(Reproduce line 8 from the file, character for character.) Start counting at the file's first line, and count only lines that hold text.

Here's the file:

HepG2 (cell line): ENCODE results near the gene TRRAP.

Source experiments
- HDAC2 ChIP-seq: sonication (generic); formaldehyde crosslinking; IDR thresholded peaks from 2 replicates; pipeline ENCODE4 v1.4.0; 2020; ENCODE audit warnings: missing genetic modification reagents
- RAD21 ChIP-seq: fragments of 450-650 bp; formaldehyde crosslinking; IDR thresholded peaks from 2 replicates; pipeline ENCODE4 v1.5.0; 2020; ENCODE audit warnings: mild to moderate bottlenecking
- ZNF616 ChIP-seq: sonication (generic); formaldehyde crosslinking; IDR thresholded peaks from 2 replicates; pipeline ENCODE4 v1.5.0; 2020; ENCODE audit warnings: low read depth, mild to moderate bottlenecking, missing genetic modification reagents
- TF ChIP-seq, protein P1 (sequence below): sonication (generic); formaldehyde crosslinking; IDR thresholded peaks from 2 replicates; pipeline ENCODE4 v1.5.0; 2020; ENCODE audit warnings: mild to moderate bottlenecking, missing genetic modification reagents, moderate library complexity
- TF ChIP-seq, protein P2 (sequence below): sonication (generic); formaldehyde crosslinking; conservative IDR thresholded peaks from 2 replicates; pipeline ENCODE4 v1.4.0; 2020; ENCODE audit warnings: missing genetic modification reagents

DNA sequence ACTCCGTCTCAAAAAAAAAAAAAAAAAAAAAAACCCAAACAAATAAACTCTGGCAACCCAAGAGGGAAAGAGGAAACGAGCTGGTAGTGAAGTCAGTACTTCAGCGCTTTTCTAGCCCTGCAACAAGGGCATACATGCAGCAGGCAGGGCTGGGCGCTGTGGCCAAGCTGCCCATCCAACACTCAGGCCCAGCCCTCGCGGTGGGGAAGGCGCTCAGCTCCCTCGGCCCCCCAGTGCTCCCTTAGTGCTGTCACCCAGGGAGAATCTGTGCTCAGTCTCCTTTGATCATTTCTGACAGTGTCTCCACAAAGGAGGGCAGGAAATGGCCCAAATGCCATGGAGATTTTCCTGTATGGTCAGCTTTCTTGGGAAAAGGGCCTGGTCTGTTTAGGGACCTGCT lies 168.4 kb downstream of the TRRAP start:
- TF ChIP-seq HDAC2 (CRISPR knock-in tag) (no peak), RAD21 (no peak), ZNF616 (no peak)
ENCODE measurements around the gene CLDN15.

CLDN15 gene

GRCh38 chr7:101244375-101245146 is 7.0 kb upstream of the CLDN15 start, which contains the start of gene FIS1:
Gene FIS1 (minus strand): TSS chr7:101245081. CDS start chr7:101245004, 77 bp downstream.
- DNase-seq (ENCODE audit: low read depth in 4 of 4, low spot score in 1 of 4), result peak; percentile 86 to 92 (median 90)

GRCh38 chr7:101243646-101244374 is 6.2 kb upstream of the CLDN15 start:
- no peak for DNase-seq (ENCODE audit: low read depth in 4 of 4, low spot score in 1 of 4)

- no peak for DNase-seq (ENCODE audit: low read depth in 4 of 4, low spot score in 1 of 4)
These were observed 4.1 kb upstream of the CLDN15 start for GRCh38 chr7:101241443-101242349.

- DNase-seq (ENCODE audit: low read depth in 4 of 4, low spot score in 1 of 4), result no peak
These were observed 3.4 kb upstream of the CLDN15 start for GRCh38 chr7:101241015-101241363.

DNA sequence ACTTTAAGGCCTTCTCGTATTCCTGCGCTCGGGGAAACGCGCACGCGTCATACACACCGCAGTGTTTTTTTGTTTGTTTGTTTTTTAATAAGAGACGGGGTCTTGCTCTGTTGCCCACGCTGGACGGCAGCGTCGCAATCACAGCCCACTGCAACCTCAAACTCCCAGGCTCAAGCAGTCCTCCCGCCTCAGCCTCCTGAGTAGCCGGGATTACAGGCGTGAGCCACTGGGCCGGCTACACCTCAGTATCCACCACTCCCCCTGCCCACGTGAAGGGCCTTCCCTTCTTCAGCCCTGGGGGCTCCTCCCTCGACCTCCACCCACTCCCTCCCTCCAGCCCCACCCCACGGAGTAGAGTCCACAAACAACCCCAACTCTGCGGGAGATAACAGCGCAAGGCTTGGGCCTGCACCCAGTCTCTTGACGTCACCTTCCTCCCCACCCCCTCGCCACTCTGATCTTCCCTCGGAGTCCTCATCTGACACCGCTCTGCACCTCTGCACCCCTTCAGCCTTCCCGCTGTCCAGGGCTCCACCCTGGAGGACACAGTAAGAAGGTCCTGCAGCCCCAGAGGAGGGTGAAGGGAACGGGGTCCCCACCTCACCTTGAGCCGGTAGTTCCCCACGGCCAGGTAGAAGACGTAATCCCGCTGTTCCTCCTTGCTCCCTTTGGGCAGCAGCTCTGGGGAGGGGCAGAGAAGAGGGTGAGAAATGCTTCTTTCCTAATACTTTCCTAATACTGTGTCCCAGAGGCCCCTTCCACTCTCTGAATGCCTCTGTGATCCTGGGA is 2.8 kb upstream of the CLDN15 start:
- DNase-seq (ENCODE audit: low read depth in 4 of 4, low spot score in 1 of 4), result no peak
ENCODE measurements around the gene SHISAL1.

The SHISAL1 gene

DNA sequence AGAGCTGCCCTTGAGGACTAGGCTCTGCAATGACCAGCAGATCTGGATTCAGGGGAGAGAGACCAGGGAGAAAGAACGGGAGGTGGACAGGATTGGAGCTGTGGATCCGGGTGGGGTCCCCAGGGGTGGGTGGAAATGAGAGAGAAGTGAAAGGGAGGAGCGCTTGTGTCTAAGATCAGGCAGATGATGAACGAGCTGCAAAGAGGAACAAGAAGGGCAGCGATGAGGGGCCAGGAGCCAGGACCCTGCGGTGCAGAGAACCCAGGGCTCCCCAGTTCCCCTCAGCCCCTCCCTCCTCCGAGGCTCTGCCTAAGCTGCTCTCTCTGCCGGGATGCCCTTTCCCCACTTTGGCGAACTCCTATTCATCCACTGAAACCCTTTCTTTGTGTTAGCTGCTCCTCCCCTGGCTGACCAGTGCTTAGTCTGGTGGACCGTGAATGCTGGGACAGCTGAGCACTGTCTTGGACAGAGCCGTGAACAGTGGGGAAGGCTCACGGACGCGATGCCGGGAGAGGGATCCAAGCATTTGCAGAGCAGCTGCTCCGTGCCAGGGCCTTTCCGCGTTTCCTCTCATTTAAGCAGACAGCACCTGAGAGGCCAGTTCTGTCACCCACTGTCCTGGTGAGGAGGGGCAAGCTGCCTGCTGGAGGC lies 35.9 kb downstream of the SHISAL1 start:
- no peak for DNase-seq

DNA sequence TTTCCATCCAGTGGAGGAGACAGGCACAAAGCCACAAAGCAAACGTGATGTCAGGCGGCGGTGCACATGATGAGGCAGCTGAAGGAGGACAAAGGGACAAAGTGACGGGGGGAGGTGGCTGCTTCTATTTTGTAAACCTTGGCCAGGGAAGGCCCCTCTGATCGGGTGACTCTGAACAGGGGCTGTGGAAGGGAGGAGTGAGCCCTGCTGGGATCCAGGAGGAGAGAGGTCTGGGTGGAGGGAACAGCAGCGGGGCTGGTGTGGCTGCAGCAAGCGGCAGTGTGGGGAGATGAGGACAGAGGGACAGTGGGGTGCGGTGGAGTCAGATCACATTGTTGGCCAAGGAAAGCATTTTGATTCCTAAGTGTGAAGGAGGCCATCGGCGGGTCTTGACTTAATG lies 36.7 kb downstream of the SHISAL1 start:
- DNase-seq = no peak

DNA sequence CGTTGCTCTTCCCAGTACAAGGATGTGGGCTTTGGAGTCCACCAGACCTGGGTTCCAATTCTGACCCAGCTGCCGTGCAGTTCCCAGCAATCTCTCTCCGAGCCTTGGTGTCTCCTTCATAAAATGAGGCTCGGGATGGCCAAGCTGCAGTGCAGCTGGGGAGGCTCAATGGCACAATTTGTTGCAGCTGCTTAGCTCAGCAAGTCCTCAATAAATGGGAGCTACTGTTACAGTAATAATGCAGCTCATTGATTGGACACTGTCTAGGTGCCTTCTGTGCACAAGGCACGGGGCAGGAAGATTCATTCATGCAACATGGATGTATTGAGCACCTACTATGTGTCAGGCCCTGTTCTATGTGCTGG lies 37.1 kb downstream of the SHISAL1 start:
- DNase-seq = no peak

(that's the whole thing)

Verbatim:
DNA sequence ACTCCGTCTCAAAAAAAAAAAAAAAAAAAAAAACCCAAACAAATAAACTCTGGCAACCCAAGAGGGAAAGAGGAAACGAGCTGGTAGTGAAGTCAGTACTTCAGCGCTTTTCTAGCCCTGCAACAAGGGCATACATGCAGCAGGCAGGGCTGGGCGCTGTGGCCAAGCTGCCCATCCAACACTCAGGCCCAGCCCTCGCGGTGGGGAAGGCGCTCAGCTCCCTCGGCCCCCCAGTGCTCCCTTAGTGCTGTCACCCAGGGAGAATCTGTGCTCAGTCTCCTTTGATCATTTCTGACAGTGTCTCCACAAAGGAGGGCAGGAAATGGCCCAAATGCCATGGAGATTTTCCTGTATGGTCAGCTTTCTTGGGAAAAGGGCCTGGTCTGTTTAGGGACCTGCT lies 168.4 kb downstream of the TRRAP start: